Full-text available
The axial buckling capacity of a thin cylindrical shell depends on the shape and the size of the imperfections that are present in it. Therefore, the prediction of the shells' buckling capacity is difficult, expensive, and time-consuming, if not impossible, because the prediction requires a priori knowledge about the imperfections. As a result, thin cylindrical shells are designed conservatively using the knockdown factor approach that accommodates the uncertainties associated with the imperfections that are present in the shells; almost all the design codes follow this approach explicitly or implicitly. A novel procedure is proposed for the accurate prediction of the axial buckling capacity of thin cylindrical shells without measuring the imperfections and is based on the probing of the axially loaded shells. Computational and experimental implementation of the procedure yields accurate results when the probing is done in location of highest imperfection amplitude. However, the procedure over-predicts the capacity when the probing is done away from that point. This study demonstrates the crucial role played by the probing location and shows that the prediction of imperfect cylinders is possible if the probing is done at the proper location.
... There exist a number of contributions on the buckling of spherical shells ( Hutchinson, 1967;2016;Hutchinson and Thompson, 2017;Koiter, 1969;Thompson, 1964 ), yet only few on spherical film/substrate systems ( Breid and Crosby, 2013;Cao et al., 2008;Li et al., 2011b;Stoop et al., 2015 ). The latter works reported similar scenario of pattern transitions, where periodic hexagonal patterns appear at the onset of instability and then transform into disordered patterns such as labyrinthlike or mixed shapes combining 1D and 2D modes. ...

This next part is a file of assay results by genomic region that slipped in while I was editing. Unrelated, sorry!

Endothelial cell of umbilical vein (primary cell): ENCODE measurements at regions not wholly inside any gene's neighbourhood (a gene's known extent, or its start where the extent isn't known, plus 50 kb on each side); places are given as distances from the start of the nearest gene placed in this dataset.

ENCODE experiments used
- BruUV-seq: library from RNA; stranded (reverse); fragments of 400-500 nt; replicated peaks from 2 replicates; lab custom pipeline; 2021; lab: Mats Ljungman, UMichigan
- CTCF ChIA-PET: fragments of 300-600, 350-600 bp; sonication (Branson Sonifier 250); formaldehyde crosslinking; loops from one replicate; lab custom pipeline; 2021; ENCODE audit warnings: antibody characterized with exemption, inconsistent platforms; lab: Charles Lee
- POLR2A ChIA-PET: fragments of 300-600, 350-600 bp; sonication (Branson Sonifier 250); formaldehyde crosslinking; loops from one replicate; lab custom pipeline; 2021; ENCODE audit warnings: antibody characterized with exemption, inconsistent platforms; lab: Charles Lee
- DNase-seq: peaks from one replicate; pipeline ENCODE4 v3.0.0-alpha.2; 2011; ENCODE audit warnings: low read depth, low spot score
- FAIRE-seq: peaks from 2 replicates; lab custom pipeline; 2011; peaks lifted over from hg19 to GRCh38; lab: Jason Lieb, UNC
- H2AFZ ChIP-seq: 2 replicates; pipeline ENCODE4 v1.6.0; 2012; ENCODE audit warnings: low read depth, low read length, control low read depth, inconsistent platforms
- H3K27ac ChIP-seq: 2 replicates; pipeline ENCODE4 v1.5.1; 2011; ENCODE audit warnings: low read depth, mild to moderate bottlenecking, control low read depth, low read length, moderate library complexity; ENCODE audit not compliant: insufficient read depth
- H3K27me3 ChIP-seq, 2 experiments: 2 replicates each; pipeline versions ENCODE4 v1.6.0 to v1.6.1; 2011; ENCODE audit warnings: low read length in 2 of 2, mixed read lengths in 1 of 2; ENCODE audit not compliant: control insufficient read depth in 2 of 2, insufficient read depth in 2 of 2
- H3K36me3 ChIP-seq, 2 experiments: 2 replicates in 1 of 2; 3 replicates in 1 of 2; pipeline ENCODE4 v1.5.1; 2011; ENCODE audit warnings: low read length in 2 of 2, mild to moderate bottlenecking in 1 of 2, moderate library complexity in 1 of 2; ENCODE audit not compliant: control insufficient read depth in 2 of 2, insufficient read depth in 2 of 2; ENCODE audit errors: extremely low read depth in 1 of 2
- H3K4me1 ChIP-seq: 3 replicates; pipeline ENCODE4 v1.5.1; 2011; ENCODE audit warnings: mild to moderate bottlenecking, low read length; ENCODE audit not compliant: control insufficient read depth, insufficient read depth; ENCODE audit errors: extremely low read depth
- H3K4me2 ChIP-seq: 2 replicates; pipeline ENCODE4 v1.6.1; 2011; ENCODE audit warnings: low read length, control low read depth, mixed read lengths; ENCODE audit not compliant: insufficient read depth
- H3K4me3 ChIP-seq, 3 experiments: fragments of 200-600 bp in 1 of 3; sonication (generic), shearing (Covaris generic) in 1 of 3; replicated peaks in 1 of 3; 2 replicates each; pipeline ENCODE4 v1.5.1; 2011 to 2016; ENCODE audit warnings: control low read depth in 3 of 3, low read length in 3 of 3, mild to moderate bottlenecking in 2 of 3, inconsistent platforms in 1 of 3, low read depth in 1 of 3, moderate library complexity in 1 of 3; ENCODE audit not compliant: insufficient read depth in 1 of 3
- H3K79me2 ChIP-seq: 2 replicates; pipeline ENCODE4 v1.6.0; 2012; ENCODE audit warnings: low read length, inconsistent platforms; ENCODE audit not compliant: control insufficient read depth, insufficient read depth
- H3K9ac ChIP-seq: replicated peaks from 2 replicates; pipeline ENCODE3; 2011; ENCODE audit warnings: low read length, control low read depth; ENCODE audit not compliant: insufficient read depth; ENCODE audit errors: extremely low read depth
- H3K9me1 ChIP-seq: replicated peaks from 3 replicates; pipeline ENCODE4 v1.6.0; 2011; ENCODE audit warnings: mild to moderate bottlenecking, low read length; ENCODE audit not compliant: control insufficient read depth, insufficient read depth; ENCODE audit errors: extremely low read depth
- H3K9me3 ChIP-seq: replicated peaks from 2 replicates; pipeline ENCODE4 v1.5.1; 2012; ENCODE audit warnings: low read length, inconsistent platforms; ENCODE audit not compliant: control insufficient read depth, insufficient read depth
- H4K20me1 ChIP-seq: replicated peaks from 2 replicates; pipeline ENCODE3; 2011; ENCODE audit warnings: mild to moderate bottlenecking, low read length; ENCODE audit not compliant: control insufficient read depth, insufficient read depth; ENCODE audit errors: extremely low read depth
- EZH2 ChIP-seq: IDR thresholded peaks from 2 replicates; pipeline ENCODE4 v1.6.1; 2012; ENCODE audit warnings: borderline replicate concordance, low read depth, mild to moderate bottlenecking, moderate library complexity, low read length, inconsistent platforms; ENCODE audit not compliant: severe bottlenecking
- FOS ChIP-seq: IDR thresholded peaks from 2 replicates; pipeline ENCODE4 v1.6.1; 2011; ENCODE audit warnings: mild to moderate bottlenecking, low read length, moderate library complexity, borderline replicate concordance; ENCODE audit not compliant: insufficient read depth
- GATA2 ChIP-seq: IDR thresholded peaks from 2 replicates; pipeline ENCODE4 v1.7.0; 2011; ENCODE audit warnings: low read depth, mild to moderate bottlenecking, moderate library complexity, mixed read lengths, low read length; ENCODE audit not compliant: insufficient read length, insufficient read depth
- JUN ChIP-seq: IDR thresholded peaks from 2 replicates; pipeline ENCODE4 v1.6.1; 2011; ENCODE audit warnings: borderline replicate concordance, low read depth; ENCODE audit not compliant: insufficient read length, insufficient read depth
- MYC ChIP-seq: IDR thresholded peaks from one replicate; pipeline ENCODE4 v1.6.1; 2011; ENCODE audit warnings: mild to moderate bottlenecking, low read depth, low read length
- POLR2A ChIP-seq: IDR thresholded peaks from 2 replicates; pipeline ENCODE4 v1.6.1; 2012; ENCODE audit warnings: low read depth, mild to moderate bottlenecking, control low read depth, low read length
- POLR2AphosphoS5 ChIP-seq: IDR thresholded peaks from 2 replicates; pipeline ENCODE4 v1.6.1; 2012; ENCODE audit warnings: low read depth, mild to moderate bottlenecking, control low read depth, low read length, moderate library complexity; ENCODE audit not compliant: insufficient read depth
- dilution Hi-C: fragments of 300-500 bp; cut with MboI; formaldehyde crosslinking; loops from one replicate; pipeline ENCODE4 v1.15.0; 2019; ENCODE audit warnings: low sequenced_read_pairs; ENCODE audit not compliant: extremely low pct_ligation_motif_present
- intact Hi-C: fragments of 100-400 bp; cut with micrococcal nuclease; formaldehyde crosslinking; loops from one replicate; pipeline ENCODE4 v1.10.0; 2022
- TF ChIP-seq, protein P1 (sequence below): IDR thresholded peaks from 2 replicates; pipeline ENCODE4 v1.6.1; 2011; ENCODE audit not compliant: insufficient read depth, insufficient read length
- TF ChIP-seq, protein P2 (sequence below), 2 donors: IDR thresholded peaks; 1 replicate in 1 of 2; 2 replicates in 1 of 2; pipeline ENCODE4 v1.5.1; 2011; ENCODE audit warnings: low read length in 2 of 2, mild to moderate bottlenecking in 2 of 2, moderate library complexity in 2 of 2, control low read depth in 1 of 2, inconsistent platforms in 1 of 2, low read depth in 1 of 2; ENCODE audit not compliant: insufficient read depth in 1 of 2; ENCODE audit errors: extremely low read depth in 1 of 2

Article
Curvature-induced symmetry-breaking pattern formation and transition are widely observed in curved film/substrate systems across different length scales such as embryogenesis, heterogeneous micro-particles, dehydrated fruits, growing tumors and planetary surfaces. Here, we find, both experimentally and theoretically, that morphological pattern selection of core-shell spheres, upon shrinkage of core or expansion of surface layer, is primarily determined by a single dimensionless parameter Cs which characterizes the stiffness ratio of core/shell and geometric curvature of the system. When the core remains relatively soft (Cs<1.3), the core-shell sphere usually experiences subcritical buckling behavior with local dimples at the critical threshold. With a stiffer substrate (1.3<Cs<15), the system morphs into periodic buckyball patterns. With the continuous increase of the core stiffness (Cs>15), symmetry-breaking disordered patterns involving polygon and labyrinth modes appear to be energetically favorable. With extremely large Cs~1000, the core-shell sphere approximates to a planar film/substrate system and thus checkerboard patterns with grain boundaries are observed. Moreover, we find that the transition from subcritical to supercritical bifurcations can be quantitatively characterized by this parameter. Pattern selection based on this single key factor remarkably agrees with our experimental observations on oxidized polydimethylsiloxane (PDMS) microspheres in the entire validity range. Our results not only provide fundamental understanding of pattern selection in spherical film/substrate systems, but also pave a promising way to facilitate the design of morphology-related functional surfaces by quantitatively harnessing such curvature-modulus co-determined pattern formation.